Rasberry Ants on the March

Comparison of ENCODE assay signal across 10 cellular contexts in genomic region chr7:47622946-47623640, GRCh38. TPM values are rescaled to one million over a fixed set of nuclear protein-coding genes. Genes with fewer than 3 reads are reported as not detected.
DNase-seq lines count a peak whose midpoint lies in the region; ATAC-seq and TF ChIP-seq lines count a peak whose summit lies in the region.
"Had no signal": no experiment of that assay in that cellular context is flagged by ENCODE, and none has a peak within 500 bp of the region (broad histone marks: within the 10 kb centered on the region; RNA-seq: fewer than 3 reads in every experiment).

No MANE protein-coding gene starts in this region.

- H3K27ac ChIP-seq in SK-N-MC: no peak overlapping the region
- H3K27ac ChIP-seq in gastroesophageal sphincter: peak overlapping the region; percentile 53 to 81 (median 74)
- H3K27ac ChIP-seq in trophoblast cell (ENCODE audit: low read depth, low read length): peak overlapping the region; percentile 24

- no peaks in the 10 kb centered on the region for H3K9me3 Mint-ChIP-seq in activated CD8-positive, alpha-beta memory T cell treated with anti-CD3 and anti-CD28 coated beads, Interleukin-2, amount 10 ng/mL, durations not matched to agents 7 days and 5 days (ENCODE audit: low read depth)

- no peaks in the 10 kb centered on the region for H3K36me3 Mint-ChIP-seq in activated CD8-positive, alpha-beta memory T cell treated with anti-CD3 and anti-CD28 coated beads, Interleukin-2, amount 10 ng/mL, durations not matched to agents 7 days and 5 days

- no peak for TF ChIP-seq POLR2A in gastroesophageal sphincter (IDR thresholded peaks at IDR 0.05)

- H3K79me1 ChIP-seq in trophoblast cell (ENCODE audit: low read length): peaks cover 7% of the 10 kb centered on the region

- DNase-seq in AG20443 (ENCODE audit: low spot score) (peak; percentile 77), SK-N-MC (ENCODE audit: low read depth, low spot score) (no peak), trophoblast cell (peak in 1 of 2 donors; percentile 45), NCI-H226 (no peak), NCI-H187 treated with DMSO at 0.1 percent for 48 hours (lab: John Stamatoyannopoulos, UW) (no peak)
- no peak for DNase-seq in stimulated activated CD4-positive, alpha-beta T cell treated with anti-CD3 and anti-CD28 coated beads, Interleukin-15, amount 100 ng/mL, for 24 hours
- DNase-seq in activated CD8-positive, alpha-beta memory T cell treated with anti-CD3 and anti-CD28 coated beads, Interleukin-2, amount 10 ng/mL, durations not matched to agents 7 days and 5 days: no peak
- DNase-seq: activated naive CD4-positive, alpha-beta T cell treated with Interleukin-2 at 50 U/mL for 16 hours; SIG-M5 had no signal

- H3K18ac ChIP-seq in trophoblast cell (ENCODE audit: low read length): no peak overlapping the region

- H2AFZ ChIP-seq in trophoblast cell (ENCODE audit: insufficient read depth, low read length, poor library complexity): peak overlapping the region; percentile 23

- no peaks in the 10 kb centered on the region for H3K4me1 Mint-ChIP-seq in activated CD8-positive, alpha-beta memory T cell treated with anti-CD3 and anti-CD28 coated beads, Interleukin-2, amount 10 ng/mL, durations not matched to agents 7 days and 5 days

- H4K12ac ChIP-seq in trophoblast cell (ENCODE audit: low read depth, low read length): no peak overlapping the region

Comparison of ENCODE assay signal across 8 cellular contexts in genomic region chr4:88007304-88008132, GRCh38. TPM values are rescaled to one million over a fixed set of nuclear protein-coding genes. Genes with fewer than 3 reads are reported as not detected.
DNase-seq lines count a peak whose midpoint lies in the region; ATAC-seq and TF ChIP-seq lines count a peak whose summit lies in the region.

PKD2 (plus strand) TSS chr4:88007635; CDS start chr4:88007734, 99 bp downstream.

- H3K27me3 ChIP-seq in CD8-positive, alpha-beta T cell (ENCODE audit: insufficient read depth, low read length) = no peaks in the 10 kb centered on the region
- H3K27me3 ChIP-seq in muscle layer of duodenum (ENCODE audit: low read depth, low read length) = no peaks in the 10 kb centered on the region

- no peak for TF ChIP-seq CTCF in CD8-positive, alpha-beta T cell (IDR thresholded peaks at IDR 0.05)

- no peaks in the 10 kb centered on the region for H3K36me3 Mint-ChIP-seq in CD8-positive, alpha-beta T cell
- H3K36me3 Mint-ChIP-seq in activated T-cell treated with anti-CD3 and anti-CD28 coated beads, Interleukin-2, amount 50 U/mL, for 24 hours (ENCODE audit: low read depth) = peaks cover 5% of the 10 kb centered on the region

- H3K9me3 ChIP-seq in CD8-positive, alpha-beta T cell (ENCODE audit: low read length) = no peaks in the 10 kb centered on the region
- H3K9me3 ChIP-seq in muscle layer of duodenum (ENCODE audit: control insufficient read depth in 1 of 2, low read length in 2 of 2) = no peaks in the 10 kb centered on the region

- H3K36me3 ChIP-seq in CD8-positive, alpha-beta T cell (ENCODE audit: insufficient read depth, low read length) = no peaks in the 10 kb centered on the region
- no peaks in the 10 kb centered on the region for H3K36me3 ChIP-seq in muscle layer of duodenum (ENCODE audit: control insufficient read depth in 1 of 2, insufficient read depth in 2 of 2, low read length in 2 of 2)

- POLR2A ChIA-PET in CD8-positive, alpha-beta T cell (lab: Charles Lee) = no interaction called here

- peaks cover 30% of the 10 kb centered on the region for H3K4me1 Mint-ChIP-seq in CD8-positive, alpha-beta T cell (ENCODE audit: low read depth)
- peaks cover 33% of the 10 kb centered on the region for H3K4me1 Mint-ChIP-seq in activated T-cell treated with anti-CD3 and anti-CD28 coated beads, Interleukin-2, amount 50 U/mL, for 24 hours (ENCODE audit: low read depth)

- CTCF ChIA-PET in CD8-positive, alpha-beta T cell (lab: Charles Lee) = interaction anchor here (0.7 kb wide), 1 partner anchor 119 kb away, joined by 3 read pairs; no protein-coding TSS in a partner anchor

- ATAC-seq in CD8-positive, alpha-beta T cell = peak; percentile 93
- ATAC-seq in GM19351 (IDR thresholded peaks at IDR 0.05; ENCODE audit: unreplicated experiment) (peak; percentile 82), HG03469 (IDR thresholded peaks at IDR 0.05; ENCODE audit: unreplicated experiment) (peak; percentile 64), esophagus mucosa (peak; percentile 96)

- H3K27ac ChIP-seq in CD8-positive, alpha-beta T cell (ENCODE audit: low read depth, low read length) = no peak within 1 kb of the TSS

The invasion of a new species of ant (Rasberry ants) has scientists intrigued, businesses concerned, and fire ants running for the hills, said Dr. Jerry Cook, an entomologist at Sam Houston State University. Dr. Cook and other scientists are at a loss to explain the fast and furious spread of the rapacious ant, which is named after exterminator Tom Rasberry, who discovered the ant in 2002. The ant was discovered in Houston in 2002 and has quickly spread as far north as Louisiana and Mississippi within the last year. "This is a species that we do not know much about. Presumably the ant came from the Caribbean through the Port of Houston," Dr. Cook said. "We know the ant is in the Paratrechina genus and is capable of growing a population of billions and they need to eat. They especially like other bugs, like fire ants and honey bees." The population is growing so fast, and so large, that it is potentially an ecosystem disaster, according to Dr. Cook. "If the Rasberry ant can virtually eliminate a pain like the fire ant, what else is it capable of doing?" he asked. "If bees are eliminated, plants will not be pollinated which could result in the lack of crops producing fruits and vegetables. That in turn becomes a major problem for the agriculture community. They could become more than a nuisance, they could become a danger." Dr. Cook emphasized the need for funding for research targeted at better understanding of the Rasberry ant. [Press release]
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